Vessels as large as cruise ships can naturally and quickly consume a great amount of resources, and leave behind a great deal of waste if operators are not careful. Securing boat insurance that works the best for you might include sizable pollution coverage, or at least get your operators thinking about the effect that their operating habits may have on the environment and the larger perception of the company overall.

The environmental activist group Friends of the Earth has just published its 2013 "report card" of 16 cruise line companies that operate worldwide, assessing them for adherence to earth-friendly practices and determining how they stack up against the best possible practices for maintaining clean air and water.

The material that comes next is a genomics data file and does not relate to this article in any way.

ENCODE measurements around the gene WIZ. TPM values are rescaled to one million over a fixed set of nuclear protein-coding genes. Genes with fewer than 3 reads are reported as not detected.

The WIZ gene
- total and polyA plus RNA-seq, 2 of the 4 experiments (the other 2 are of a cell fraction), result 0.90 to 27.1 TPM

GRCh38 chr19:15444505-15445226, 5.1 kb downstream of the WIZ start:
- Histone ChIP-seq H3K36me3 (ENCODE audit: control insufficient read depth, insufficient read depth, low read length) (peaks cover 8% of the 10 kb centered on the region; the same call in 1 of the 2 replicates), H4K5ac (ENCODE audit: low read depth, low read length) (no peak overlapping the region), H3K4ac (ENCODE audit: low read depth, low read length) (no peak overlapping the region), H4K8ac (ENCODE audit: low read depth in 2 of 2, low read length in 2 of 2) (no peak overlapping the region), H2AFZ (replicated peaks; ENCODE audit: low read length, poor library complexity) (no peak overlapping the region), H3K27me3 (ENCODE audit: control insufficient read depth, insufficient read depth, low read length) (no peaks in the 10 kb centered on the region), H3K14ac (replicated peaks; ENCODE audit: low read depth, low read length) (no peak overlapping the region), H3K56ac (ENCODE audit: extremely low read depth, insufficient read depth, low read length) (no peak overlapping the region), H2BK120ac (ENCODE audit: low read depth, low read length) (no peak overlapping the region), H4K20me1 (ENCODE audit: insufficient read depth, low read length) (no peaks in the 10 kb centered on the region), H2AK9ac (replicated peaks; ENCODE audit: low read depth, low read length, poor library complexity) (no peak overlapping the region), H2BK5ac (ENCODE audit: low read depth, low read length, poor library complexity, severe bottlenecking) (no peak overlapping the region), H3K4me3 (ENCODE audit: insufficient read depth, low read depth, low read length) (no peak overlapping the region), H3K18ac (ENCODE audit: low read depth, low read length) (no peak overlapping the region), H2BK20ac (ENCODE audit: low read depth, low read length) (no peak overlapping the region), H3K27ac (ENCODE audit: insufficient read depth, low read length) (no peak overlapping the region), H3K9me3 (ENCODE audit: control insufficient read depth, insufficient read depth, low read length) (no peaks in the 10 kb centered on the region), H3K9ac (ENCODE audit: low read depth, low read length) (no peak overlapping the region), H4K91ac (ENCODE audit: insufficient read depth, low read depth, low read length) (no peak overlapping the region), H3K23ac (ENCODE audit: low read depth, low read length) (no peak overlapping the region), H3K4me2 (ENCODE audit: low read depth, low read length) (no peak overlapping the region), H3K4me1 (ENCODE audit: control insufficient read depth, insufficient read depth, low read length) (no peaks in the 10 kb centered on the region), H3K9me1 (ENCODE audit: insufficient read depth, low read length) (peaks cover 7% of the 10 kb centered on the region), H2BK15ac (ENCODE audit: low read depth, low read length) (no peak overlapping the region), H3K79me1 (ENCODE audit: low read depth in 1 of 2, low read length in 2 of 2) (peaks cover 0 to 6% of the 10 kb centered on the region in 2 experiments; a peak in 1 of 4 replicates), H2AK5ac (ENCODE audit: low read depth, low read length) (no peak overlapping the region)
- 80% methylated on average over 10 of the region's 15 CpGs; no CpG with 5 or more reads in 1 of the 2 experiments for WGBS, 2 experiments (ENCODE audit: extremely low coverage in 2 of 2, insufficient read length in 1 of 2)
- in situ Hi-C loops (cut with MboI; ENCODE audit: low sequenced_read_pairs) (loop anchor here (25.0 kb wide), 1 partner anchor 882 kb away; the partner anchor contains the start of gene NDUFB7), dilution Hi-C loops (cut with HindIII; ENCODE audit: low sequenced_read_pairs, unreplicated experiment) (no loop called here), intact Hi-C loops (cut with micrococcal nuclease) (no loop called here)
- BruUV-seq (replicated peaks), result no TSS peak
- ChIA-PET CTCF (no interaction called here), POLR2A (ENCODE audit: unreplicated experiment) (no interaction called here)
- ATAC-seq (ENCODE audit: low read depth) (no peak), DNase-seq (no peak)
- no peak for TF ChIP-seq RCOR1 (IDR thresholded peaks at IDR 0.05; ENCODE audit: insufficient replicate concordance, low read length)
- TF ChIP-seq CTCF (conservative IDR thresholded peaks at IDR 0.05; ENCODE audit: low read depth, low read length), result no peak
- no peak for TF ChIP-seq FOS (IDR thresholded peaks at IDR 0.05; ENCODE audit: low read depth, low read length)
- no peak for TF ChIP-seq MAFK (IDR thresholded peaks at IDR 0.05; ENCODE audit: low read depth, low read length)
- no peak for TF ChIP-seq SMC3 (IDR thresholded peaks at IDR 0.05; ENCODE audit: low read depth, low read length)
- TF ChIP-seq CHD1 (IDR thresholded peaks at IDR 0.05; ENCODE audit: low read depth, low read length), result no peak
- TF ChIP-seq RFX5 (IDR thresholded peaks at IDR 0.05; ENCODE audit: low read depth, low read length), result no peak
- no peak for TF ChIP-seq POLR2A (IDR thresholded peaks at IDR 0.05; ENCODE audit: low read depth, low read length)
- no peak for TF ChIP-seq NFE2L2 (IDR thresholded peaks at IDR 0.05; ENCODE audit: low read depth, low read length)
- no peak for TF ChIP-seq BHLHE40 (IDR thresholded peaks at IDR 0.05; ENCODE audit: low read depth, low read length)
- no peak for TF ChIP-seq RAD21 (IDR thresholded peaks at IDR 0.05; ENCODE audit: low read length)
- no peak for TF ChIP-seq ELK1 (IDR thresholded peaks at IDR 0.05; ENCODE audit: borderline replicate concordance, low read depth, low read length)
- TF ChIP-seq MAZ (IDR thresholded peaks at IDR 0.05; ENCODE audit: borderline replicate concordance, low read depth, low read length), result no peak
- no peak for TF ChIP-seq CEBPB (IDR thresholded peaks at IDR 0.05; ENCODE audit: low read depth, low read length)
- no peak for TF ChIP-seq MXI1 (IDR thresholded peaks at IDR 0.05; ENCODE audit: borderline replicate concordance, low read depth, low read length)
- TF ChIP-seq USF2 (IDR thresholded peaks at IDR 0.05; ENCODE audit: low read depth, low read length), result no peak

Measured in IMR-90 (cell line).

Famous cruise companies like Carnival, Princess and Royal Caribbean International were ranked based on their performance in these areas and then given one overall "grade" for their policies. The results showed some interesting disparities: Royal Caribbean was awarded an A for the way it handled its sewage, but an F for its air pollution reduction, giving it a C total. 

At the top of the list was Disney Cruise line, which not only scored almost straight As, but also exhibited an improvement over its ranking in the previous year.

It's not just special interest groups that could be looking closely at the impact your vessels have on the ocean: any pollution left behind could result in a string of different incidents requiring strong coverage. A boat insurance broker with special packages that cover this area might be in your best interest if these are the sort of risks your fleets might encounter.

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